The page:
Beyond Cleansing: Transitioning Towards Socio-Ecological Resilience in the Ganges River Basin through an Adaptive Spatial Planning Model
Ganges River Basin, India
The capitalistic and economy driven approach towards urbanization in India has led to a great disparity between different socio-cultural groups as well as a huge pressure on the ecological systems. Further, with the changing climate these groups are increasingly vulnerable to hazards. This can be observed even in the Ganges River Basin where unplanned urbanization has caused a fragmented river system that puts several local settlements at increasing risk.
The approach to planning water centric projects has not been a holistic approach in the past, and with uncertainties of changing times the planning approach needs to be more adaptive. The aim of the project is to relook at the current development trend within the existing system and derive a possible adaptive spatial planning model for design, that would include local communities and governing bodies into the planning process. The focus lies in emphasising the importance of a holistic approach to planning for the Ganges River Basin and bridging the gap between the national mitigation policies and local adaptation to climate change, to alleviate social, economic and ecological vulnerabilities.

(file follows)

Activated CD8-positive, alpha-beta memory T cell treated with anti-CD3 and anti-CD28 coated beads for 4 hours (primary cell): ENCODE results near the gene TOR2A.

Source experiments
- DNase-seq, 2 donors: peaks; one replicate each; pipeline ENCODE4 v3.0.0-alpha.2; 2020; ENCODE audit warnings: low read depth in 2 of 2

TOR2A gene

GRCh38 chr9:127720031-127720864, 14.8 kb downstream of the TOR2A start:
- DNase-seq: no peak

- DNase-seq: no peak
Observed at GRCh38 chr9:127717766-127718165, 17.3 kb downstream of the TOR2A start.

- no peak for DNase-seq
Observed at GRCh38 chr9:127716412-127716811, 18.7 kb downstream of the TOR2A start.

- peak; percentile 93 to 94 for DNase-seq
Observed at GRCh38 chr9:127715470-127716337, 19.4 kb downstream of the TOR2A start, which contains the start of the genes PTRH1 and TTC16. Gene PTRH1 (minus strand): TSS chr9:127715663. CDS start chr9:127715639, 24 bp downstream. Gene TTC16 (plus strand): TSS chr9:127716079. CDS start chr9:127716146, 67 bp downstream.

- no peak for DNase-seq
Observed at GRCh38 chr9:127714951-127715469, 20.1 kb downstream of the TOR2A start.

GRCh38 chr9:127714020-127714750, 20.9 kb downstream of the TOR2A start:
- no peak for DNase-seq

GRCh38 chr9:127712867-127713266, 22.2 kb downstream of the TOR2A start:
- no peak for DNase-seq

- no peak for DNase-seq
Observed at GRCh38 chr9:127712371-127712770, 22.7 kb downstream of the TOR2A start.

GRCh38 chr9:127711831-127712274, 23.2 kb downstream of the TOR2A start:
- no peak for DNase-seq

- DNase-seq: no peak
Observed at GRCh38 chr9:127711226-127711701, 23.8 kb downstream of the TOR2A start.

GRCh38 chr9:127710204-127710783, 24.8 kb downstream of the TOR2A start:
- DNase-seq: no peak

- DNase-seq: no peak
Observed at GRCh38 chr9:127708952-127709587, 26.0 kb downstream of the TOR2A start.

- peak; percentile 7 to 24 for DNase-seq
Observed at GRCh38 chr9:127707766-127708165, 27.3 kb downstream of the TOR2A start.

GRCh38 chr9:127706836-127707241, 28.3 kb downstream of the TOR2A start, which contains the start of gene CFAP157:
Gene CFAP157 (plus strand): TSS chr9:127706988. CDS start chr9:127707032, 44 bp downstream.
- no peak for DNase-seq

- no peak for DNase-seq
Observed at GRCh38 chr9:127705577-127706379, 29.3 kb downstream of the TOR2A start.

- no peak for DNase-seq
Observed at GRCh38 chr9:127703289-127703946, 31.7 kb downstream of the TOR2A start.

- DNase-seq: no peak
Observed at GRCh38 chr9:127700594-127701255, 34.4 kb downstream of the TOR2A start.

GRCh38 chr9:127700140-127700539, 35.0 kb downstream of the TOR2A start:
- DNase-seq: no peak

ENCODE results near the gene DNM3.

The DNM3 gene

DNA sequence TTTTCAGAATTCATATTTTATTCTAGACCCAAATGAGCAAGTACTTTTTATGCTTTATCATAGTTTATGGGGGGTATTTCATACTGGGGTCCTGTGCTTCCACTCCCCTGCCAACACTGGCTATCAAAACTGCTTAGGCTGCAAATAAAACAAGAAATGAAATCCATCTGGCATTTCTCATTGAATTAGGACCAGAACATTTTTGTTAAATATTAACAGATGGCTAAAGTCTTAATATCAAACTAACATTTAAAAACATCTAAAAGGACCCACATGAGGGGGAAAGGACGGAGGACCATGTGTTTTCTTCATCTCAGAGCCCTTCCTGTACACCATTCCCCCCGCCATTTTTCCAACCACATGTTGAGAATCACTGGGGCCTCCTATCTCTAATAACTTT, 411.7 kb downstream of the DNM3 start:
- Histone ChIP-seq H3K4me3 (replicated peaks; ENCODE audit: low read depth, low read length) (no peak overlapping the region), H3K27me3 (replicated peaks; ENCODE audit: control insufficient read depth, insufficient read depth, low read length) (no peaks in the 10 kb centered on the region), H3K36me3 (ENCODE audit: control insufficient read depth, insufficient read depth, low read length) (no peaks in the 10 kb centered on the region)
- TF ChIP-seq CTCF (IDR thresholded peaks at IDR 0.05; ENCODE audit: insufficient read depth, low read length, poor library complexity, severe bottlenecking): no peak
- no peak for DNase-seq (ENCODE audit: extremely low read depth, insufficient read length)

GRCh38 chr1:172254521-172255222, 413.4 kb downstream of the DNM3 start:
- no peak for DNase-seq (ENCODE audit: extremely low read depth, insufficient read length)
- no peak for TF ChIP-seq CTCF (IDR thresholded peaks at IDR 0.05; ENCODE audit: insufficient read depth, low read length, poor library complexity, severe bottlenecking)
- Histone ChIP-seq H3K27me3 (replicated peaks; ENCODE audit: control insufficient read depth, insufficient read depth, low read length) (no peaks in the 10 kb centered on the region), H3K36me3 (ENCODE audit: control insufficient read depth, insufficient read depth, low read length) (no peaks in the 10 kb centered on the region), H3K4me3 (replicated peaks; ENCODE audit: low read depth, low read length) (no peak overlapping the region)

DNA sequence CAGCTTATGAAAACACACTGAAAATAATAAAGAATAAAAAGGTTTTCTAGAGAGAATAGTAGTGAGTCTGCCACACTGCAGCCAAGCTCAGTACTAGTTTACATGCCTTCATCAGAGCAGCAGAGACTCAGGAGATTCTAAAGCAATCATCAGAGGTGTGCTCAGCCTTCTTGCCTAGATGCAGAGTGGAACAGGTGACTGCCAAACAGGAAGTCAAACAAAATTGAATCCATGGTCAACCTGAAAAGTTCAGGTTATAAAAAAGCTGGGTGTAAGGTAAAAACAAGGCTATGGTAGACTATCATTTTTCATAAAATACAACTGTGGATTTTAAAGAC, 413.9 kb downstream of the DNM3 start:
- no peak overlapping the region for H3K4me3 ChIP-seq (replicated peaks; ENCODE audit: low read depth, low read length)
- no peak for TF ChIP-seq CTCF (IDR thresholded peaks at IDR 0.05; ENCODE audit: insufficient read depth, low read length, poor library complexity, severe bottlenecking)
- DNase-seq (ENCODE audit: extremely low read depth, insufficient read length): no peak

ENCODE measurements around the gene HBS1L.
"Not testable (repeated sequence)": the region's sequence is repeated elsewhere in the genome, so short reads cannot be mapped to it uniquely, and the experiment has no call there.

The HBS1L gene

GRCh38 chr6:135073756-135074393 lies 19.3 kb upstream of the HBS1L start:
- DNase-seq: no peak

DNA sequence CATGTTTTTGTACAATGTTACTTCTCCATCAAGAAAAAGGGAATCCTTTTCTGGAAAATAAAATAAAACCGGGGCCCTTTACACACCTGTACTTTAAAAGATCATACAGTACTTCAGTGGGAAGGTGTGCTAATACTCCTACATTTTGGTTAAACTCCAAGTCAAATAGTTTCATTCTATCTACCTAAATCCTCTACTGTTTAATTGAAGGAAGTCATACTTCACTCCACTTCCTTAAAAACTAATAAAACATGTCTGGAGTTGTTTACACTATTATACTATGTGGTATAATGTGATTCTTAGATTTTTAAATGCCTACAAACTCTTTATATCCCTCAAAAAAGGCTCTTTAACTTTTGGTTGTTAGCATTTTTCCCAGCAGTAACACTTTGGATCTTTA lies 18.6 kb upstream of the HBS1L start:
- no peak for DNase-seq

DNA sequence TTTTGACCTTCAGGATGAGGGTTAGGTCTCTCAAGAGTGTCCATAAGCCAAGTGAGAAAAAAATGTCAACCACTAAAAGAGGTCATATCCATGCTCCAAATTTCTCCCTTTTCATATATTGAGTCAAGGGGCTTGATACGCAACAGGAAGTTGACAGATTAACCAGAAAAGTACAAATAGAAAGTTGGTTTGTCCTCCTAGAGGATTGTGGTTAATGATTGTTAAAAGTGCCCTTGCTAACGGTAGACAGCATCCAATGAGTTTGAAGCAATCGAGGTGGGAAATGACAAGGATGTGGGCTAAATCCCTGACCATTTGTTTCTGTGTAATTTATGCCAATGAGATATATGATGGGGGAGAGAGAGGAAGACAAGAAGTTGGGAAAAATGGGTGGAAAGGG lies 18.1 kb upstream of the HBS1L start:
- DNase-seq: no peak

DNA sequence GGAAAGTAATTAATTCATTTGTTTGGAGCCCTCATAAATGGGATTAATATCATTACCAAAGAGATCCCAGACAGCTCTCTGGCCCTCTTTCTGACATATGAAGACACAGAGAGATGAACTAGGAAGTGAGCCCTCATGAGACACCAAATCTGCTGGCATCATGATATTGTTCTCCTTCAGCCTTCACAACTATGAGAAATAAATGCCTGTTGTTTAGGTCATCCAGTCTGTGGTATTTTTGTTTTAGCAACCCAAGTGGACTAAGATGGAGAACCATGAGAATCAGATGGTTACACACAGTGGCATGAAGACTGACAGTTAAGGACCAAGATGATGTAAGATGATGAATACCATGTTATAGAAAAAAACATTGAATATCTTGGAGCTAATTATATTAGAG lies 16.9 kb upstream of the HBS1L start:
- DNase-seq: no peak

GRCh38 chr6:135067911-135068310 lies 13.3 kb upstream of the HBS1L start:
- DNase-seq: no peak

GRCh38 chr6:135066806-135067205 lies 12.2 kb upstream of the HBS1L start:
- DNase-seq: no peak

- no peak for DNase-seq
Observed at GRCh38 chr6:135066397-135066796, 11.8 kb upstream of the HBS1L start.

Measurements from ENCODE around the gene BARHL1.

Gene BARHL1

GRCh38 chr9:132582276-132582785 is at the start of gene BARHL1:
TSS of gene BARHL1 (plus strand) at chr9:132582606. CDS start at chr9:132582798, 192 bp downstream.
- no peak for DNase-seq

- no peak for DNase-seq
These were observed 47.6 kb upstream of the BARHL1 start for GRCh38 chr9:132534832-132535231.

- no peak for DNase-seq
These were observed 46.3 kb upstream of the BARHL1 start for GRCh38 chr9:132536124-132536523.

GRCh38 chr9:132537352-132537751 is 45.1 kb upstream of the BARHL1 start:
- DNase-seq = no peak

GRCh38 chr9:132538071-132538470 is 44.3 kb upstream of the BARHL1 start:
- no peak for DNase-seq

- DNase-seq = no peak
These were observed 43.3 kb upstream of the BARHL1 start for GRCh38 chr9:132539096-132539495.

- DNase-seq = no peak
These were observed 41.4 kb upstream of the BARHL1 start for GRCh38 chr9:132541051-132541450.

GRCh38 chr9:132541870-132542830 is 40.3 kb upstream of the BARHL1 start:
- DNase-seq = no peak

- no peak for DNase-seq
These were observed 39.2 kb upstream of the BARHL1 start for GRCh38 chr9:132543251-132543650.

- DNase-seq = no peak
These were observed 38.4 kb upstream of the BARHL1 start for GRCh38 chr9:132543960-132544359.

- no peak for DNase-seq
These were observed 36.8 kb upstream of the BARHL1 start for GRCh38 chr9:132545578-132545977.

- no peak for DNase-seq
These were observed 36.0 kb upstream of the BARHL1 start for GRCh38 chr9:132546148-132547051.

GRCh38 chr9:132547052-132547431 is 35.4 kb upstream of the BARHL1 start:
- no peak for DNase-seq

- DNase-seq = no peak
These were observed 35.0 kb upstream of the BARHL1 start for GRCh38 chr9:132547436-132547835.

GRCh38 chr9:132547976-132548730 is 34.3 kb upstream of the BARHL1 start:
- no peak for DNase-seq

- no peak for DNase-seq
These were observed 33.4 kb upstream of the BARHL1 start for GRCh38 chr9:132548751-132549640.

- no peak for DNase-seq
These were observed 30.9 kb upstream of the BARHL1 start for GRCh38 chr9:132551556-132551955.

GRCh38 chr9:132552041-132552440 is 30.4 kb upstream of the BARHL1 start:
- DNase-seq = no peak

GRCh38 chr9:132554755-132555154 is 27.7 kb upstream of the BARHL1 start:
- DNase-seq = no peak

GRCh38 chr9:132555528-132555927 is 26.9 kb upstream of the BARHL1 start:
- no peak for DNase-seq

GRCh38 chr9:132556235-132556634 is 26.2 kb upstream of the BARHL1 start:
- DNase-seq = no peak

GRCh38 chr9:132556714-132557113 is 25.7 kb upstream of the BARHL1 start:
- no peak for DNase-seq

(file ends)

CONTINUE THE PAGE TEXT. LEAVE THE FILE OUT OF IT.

Designing for resilience for the Ganges River Basin, is based on the understanding of the relationship between the human systems and the ecological systems. The notions of SES (Adger 2003-2009), and the panarchy of adaptive cycles from Holliing (1986) are used to derive the process of designing infrastructure and interventions within the river basin. The derived framework of Adaptive Spatial Planning enables a flexible approach to planning for uncertainty, integrating local communities in the planning process. Local adaptation of multi-scalar strategies along with local knowledge from the community allow early testing of strategies and informing policies simultaneously, with results and local knowledge, reducing the time-line compared to traditional planning where policies are derived at central level without in-depth understanding of local context. The new adaptive spatial planning allows shift of pathways in times of uncertainty, making the system more flexible and resilient.